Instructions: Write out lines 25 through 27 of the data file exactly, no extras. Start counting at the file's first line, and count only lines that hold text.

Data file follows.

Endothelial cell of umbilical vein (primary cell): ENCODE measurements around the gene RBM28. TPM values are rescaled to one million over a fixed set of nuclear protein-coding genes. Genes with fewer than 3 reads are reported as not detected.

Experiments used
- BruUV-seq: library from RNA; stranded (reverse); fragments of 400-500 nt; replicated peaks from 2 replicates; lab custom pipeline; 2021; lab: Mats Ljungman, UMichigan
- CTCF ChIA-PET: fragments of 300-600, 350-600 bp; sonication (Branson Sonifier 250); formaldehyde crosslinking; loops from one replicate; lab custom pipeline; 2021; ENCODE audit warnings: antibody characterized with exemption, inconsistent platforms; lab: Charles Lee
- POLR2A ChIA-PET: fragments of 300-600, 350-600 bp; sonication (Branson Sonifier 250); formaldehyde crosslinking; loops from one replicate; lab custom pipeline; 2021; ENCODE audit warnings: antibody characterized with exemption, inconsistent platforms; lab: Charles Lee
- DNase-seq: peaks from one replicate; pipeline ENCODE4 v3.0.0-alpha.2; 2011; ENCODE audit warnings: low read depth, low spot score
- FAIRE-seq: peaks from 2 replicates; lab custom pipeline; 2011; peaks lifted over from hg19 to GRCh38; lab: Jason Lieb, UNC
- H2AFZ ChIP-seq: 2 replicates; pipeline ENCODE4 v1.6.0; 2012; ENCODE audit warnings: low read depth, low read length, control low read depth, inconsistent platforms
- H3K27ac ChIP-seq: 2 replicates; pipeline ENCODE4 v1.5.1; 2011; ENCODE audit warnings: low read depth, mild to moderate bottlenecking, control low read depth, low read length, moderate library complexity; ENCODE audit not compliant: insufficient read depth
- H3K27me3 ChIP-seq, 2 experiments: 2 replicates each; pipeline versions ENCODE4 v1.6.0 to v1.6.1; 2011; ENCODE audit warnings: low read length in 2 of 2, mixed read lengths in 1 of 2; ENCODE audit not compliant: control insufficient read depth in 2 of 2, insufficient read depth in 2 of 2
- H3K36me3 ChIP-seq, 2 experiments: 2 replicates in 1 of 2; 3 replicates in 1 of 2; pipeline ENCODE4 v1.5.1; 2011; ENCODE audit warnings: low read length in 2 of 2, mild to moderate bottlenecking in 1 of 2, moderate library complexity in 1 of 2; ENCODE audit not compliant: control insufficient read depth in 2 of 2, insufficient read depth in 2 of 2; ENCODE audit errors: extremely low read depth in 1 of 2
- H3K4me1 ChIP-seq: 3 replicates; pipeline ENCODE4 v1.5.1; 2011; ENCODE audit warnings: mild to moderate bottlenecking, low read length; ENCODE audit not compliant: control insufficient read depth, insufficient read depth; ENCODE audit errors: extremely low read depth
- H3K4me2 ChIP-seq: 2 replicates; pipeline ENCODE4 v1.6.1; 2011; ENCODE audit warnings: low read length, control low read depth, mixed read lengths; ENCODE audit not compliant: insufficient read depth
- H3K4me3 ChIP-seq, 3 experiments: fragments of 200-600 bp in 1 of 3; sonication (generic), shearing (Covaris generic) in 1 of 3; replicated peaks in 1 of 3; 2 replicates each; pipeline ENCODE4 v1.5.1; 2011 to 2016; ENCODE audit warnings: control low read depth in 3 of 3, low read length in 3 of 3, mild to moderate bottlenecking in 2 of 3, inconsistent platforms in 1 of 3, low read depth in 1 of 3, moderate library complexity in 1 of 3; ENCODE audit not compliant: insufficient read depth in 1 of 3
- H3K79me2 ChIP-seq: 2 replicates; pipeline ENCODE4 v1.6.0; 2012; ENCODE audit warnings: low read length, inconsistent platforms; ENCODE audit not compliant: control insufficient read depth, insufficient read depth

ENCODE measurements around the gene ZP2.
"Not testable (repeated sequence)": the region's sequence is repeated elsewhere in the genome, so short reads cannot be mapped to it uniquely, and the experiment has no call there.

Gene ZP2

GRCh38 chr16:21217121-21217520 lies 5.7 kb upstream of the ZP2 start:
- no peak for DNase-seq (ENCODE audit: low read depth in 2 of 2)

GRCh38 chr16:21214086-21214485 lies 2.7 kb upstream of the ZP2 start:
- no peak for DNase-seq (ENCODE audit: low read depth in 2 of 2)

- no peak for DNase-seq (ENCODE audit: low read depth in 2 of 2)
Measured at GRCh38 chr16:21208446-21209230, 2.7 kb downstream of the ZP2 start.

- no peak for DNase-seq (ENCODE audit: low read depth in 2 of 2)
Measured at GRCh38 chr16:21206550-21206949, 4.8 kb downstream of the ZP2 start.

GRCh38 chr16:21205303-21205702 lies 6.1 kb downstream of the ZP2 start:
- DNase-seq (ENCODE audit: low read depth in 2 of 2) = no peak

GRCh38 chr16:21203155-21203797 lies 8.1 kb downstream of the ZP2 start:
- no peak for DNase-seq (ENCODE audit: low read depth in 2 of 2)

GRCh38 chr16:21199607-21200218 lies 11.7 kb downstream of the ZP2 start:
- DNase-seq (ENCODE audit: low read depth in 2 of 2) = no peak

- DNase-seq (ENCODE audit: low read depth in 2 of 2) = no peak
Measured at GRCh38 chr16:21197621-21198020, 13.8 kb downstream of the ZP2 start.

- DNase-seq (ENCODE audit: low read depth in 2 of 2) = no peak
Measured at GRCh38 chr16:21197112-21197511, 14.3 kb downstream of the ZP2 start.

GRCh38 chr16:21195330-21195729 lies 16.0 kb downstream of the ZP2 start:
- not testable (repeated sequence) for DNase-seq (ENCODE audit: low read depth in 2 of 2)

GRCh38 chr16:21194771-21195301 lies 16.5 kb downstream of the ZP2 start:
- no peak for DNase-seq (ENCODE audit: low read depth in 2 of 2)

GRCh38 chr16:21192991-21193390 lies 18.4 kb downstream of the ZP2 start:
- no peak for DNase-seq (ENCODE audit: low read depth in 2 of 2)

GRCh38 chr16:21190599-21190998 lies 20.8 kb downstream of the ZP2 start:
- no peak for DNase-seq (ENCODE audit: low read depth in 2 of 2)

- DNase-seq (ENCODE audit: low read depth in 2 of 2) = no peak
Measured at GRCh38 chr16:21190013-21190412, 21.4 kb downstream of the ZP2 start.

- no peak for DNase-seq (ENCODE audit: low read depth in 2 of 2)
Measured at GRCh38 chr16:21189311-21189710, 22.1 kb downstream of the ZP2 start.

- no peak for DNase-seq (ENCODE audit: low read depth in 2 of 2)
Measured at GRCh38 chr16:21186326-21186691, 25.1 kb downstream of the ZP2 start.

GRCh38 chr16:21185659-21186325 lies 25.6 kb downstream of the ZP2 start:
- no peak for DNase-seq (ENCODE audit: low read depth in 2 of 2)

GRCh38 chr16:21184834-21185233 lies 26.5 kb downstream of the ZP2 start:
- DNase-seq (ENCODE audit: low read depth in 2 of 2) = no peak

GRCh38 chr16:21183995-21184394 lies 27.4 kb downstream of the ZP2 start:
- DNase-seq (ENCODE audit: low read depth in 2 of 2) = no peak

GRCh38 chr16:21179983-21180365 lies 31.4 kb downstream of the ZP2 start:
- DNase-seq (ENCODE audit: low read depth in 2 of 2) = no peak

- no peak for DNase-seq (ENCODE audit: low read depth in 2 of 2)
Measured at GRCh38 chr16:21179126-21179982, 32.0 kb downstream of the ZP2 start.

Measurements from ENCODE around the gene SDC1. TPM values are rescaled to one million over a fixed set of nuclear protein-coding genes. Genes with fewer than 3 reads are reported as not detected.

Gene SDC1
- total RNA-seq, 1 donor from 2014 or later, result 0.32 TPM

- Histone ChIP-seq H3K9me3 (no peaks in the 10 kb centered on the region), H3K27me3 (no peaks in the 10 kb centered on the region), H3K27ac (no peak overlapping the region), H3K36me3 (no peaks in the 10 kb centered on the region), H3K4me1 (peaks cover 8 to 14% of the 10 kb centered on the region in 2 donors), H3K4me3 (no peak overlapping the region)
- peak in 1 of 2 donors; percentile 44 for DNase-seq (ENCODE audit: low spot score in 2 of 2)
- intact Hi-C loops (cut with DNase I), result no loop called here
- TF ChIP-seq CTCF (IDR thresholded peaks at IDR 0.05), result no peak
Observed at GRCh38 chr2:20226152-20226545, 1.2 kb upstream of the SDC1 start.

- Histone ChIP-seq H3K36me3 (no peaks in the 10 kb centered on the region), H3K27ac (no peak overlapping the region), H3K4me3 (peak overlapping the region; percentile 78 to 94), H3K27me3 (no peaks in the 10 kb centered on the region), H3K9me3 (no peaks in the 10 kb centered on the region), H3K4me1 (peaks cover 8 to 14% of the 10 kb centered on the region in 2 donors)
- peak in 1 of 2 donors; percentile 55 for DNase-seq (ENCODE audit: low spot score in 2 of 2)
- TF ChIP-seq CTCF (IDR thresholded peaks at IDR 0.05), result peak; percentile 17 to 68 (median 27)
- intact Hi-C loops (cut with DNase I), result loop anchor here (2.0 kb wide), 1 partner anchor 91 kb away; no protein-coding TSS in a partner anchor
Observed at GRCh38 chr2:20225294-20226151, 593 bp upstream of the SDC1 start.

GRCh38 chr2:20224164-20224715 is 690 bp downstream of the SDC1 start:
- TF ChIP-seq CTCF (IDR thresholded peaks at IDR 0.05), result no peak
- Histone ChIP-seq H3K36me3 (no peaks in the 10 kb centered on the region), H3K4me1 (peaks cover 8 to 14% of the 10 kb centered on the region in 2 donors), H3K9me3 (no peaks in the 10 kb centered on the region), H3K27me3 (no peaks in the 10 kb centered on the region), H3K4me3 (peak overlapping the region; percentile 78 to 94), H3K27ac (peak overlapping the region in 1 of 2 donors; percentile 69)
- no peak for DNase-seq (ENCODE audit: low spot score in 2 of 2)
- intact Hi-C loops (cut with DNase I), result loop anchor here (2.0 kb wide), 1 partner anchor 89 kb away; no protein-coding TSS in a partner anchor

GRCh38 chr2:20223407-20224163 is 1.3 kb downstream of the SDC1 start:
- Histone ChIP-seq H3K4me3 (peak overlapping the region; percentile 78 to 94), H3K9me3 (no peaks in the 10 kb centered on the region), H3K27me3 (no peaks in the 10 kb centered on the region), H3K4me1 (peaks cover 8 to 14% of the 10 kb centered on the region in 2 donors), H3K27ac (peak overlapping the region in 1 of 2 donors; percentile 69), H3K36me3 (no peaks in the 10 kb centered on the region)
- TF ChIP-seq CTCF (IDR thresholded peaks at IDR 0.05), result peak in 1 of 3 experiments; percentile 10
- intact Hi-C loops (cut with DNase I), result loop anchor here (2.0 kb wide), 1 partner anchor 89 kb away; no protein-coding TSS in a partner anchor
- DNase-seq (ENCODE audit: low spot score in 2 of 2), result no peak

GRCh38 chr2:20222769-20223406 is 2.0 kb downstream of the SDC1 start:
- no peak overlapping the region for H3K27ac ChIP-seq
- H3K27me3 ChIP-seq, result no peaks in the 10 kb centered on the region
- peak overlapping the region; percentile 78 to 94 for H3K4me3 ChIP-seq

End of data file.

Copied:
- no peak for DNase-seq (ENCODE audit: low read depth in 2 of 2)
Measured at GRCh38 chr16:21206550-21206949, 4.8 kb downstream of the ZP2 start.

GRCh38 chr16:21205303-21205702 lies 6.1 kb downstream of the ZP2 start: